This is Sophia – we often call her Sophie-Bear or Soph-Soph. She is 6 years old. She has Complete Heart Block and received a Pacemaker in March of 2021.
Sophia from birth to 5 had no major health conditions, her heart block is not congenital (she wasn’t born with it) – we probably will not ever know exactly when or how her heart’s electrical system stopped working properly. We do know that her heart’s structure is strong and there are no other complications with her body.
As a parent, you might nearly drive yourself mad trying to ask why or how. Typically these stories have a precursor of other heart abnormalities or at least some level of awareness about a health irregularity in your child – But that was not the case for Sophia. Sophia has always done a really great job of self regulating- she’s very in tune with her body. She would play, run, dance – at full energy of course -she always knows when her body is ready to rest and have downtime. That is her normal life rhythm. She very rarely gets sick. When she has gotten a cold/flu, it would pass fairly easily. She seemed to recover so quickly from any type of typical childhood illness that would enter her body. She had never once complained of a headache or head pain in her entire 5 years.
One day after school, Sophia came home and said her head was hurting terribly and that she had a headache. She rested on the couch and I called our pediatrician. The pediatrician’s office said to call again the next day if her headache didn’t go away or if things got worse. Her headache presented similarly to a migraine. We decided to have a check up since this was so out of the ordinary for her. During her checkup I was asked a question that suspended time for a moment -“Has anyone ever mentioned Sophia’s heart rate to you?” – All of these replies ran through my mind – (No! Why would they? What is wrong?) -I simply said, “No, no one has ever mentioned her heart rate to me.” I wasn’t prepared for the rest of the conversation, my child had always been “healthy.”
I was told that Sophia’s heart rate was well below average for her age. Her pediatrician referred Sophia to see Dr. Tajchman at the Children’s Heart Center. Sophia went into that appointment being her typical self, dancing- twirling. It’s very impossible not to feel her joy, to be enchanted by her personality when you’re in her presence. Dr. Tajchman reviewed Sophia’s EKG and determined that Sophia had Heart Block, Advanced Stage 2. Sophia would wear a Zio Monitor for two weeks to get a better picture of the heart block. (She only was willing to wear it for 2 days, but that gave us plenty of data).
At this point I did endless googling – endless wondering, worrying, some crying- all of the emotions and thoughts that a parent would have when faced with such an unknown. Until Sophia’s diagnosis I can say that I had never given thought to the electrical system of a heart, or even it’s function in any capacity. Your brain doesn’t typically go to that level of thought, especially if your child behaves and appears perfectly healthy. Sophia’s results came back and things moved quickly from that moment. The Zio showed that Sophia’s heart went into many periods of complete heart block, had periods of pauses >3 seconds and at the lowest was only beating at 21 BPM. Her average rate was 48, this is far below normal for a 5 year old.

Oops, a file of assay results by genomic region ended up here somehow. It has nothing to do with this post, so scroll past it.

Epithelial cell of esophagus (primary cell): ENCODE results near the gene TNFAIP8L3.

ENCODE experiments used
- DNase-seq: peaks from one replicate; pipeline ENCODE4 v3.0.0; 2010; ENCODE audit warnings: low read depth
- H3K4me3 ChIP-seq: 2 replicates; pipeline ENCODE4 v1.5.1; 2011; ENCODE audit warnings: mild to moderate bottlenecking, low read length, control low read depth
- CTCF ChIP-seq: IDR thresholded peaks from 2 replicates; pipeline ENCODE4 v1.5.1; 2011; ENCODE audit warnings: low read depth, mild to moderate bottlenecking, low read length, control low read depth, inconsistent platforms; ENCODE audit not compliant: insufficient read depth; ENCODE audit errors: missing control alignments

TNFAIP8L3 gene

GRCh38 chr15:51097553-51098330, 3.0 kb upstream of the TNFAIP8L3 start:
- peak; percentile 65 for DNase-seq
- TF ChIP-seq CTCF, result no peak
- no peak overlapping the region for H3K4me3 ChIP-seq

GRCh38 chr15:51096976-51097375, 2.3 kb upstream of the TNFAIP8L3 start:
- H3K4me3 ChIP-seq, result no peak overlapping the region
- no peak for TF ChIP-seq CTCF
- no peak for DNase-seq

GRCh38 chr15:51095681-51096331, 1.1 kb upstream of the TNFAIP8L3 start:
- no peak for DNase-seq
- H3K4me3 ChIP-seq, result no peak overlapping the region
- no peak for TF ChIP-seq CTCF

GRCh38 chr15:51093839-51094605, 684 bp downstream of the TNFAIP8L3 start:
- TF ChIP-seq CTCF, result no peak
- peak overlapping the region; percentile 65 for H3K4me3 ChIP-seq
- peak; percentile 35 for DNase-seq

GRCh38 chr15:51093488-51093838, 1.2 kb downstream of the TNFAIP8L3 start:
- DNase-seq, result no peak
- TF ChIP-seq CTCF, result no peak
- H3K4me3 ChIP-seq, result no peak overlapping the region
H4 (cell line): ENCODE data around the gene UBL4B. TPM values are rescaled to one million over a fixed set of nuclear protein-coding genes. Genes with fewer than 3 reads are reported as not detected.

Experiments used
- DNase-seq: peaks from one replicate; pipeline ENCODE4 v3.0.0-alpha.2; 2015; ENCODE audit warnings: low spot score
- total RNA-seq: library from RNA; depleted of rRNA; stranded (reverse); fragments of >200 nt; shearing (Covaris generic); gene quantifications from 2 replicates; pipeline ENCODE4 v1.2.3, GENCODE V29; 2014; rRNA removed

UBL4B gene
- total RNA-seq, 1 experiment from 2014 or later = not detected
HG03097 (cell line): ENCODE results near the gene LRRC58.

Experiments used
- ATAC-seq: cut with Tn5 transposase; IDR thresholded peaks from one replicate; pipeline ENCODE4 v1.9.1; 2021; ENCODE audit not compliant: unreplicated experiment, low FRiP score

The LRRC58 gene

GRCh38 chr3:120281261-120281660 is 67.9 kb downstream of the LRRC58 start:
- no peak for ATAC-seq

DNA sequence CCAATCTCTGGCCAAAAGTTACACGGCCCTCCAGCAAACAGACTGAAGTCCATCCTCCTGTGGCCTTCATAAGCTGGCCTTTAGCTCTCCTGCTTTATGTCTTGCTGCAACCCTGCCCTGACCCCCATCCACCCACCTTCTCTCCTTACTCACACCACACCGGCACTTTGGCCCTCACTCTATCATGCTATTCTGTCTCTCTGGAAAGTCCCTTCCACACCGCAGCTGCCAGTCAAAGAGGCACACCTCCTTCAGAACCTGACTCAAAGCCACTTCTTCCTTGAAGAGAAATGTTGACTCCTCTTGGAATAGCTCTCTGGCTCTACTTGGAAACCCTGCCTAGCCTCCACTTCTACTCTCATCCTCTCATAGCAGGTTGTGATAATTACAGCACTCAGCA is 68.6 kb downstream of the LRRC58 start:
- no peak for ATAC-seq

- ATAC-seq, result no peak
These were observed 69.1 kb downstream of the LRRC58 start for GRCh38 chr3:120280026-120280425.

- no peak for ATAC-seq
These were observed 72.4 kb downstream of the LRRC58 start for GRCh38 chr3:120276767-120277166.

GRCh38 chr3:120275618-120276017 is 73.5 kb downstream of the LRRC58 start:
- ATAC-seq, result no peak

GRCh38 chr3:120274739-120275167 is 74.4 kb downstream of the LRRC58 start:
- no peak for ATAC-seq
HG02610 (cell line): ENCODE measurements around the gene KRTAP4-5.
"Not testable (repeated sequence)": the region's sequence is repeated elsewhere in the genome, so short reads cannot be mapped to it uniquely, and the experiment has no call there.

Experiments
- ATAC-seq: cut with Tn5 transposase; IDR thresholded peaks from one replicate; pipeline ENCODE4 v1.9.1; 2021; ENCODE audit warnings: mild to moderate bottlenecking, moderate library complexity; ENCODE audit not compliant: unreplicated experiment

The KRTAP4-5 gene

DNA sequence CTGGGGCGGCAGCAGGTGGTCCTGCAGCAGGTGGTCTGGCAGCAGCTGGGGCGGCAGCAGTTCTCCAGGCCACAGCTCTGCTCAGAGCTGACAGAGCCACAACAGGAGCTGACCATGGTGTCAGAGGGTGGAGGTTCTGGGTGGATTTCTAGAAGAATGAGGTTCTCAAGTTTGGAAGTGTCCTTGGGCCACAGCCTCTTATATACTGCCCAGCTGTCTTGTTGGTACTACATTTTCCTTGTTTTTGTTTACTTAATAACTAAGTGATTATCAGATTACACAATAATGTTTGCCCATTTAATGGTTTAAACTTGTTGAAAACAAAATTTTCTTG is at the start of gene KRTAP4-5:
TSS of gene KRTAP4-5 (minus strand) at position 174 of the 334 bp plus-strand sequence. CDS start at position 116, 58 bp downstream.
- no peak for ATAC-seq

We were referred to OHSU to see Dr. Balaji and discuss a plan. It was quickly decided that Sophia needed a pacemaker. Things usually seem to take forever when dealing with any kind of medical issue, but they are very quick when it’s something serious. From the time we met with Dr. Balaji to the time of surgery was only a distance of 7 days.
Sophia’s surgery went perfectly. She sometimes refers to her pacemaker as “her generator.” She’s thriving and just as energetic and full of life as any other 6 year old. Life looks slightly different for her than it did prior to surgery, we are more intentional about the type of sports she can play. She sleeps with a monitor next to the bed that sends reports about her pacemaker to the cardiologist. If she were to have a great fall or injury to the site of her pacemaker then we would need to get her checked out, but other than that she’s just a typical,happy kiddo.
It took a long time to accept that we likely won’t ever have answers or clarity as to why this happened to her heart. We try to remain in the present and really be grateful for every step that has been taken to get us to the point where her heart is now safe!! She’s safe! If her heart can’t beat like it should, her little generator does the task and lets her heart rest. There is a sense of safety in knowing that she’s well protected by the device in her body.
We won’t ever be able to articulate our love and appreciation to each doctor that’s played a role in getting Sophia diagnosed and placed with a pacemaker. We are so thankful for all of her care team, Dr. Peoples – her pediatrician, Dr. Tajchman & Dr. Balaji- her cardiology team, as well as every other medical professional within their practices that have helped us on this journey. So this February during heart awareness month and every other month of the year, we leave you with these thoughts -always pay attention when something seems off and be so grateful for each heartbeat.